Researchers working under the International Institute of Tropical Agriculture led Cassava Weed Management Project (IITA-CWMP) will this week share findings on how to tackle weeds in cassava farming systems.
The sharing of research findings is part of activities marked for a week-long annual review and planning meeting and Steering Committee meeting scheduled to hold 27-30 March 2017 at IITA in Ibadan.
“We are optimistic that the key findings from our research will help farmers to tackle the problem of weeds in cassava, with the view to having more yield,” says the Project Leader of IITA-CWMP, Dr Alfred Dixon, who is also a Director with IITA on Monday.
Declaring the meeting open, Dr Kenton Dashiell, IITA Deputy Director General, Partnership for Delivery, said the goal of the project was to take off drudgery due to weeding in cassava farming systems.
“I am happy that this meeting will share findings that will impact positively on weed control,” Dr Dashiell said.
Grown on about 7 million hectares, cassava is a major staple in Nigeria and it has transited from a food security crop to a cash crop. However, yield per ha of the root crop is about 8 tons per ha or less than half the amount realised on research stations. One of the major factors affecting the yield of cassava is weeds. Most of those involved in weeding are women and children, often times skipping classes to assist in weeding in Nigeria.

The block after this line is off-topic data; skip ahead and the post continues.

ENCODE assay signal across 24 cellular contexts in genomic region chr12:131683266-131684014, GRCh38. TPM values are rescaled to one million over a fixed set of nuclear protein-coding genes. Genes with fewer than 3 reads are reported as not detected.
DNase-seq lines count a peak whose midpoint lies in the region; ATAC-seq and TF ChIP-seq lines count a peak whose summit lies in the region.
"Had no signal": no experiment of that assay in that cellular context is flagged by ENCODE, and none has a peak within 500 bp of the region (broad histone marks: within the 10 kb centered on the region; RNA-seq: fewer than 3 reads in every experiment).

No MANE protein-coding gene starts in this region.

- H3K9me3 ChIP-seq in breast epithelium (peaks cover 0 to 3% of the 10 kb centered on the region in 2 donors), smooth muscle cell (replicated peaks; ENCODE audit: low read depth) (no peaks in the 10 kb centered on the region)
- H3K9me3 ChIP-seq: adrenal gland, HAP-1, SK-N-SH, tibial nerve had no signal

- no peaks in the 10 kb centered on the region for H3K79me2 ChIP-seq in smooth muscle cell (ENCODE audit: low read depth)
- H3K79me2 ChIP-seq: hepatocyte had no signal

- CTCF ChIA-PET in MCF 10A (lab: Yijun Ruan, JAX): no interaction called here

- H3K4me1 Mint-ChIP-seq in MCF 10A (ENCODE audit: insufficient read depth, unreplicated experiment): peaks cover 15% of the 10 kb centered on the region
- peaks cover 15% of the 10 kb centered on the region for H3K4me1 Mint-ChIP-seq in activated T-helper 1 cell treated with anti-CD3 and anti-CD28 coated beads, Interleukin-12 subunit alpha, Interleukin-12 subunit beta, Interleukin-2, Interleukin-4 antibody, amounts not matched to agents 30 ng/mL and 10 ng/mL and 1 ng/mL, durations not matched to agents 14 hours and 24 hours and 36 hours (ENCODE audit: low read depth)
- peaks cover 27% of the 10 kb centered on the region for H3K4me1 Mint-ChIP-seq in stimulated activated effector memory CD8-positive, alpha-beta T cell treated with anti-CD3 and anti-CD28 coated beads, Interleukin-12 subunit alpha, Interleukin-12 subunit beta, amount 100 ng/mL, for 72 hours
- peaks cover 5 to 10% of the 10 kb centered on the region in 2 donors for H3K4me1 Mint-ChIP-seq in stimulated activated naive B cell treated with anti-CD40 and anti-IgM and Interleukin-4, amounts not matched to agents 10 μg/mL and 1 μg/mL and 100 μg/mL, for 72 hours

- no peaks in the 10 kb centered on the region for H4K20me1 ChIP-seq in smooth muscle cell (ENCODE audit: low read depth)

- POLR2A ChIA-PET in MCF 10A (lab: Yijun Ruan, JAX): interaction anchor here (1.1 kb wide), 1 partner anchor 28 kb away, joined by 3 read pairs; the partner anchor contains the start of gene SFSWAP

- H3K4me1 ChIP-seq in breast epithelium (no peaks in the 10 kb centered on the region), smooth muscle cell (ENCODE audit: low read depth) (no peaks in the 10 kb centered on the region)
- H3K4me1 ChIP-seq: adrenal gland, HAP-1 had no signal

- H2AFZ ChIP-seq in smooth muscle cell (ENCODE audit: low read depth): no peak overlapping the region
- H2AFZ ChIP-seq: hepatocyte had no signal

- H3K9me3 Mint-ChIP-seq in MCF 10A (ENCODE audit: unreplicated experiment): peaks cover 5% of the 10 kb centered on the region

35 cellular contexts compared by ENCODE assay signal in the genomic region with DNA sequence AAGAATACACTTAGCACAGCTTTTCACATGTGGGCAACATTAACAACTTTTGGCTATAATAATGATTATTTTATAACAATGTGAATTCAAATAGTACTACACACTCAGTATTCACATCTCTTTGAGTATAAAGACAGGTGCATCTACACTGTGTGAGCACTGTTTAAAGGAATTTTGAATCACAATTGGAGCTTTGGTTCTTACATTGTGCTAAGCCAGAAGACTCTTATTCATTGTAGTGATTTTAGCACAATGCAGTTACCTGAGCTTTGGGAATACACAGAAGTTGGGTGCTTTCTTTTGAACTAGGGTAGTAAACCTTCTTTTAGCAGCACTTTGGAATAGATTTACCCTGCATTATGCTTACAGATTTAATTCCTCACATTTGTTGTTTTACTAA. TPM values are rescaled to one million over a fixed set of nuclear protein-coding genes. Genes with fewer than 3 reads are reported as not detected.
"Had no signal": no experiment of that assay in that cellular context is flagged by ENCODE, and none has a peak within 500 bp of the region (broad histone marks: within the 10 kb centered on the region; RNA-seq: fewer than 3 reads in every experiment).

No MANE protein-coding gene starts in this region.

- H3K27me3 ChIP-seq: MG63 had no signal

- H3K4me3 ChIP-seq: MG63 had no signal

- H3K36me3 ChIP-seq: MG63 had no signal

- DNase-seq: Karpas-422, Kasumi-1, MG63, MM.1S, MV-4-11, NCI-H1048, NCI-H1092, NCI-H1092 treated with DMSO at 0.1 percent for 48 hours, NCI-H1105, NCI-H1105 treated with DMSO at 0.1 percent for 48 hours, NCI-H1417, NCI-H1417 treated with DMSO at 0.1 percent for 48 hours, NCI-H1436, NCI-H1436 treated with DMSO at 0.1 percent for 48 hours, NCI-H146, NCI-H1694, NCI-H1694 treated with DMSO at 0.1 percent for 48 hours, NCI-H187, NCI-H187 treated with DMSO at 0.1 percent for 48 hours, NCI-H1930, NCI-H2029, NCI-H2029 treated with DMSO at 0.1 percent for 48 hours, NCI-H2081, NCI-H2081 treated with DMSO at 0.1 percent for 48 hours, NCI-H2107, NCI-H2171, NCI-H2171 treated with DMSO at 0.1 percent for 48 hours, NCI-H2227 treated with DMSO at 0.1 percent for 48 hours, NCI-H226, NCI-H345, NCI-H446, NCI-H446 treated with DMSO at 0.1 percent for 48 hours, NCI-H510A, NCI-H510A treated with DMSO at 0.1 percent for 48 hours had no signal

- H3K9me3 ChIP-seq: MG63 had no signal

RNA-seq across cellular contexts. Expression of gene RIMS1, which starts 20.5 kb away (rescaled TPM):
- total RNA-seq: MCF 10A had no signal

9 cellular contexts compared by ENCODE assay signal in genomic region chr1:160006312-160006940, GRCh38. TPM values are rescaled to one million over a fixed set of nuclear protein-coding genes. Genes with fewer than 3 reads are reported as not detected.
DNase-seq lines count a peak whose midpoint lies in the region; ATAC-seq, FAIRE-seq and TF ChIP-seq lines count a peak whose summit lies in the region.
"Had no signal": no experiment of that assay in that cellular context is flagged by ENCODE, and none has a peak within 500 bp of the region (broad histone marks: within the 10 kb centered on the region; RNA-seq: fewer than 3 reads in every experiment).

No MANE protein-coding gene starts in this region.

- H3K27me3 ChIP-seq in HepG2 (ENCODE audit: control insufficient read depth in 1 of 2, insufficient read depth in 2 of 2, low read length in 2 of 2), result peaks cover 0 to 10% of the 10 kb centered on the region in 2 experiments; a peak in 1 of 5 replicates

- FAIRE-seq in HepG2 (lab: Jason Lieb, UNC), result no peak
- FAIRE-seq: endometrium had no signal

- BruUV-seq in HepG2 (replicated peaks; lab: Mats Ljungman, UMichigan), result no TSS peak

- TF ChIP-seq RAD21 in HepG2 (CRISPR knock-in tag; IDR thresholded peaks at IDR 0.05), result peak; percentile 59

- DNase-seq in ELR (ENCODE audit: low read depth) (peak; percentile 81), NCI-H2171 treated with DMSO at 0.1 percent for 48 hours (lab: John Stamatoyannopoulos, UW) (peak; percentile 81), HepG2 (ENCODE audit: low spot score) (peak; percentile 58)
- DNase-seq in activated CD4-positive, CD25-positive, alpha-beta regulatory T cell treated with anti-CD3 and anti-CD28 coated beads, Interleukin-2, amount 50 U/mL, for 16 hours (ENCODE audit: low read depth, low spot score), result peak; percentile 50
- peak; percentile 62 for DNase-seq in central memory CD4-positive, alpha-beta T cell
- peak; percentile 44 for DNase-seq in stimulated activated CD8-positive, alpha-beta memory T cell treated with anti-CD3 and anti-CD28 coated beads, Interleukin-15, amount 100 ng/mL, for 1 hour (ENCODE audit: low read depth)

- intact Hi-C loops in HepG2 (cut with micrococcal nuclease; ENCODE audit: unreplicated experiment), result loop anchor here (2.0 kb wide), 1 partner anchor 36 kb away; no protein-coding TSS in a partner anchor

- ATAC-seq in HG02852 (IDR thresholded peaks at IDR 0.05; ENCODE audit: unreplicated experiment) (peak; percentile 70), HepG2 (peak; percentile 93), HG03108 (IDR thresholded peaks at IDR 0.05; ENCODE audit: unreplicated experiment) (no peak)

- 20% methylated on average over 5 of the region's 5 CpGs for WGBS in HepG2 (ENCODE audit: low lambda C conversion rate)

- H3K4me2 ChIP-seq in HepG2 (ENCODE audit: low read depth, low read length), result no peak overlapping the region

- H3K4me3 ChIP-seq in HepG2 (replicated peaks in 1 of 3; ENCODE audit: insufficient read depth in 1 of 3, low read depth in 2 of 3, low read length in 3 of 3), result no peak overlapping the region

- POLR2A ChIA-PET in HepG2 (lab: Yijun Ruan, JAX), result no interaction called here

In 2014, the Cassava Weed Management Project was conceived to address the problem of weeds in cassava. The 5-year project which is supported by the Bill & Melinda Gates Foundation is exploring diverse weeds control methods including the use of simple motorised implements, use of safe and environmentally friendly herbicides, and the use of best-bet agronomic practices.
This year, which is the fourth, researchers, will make available findings of what has been done over the period.
Lawrence Kent of the Bill & Melinda Gates Foundation said the findings of the project would contribute to improvement of cassava with positive impact on women and children who bear the burden of weeding in cassava.
“Our major task in this meeting is to translate research findings into recommendations that farmers can use to improve cassava farming and their livelihoods,” he said. Dr Dixon said the project is in an exciting phase. “This is an exciting time for us… Because we are going to begin the sharing of new findings to farmers and farmers will begin to benefit,” Dr Dixon said.
The IITA Cassava Weed Management Project is being implemented in Nigeria by IITA in partnership with the National Root Crops Research Institute (NRCRI) Umudike, Federal University of Agriculture Abeokuta, University of Agriculture Makurdi, and the state-based Agricultural Development Programs of Abia, Benue, Ogun, Oyo; and non-governmental organisations including the Justice Development and Peace Movement (JDPM) in Oyo and Abeokuta, and KOLPING in Abia.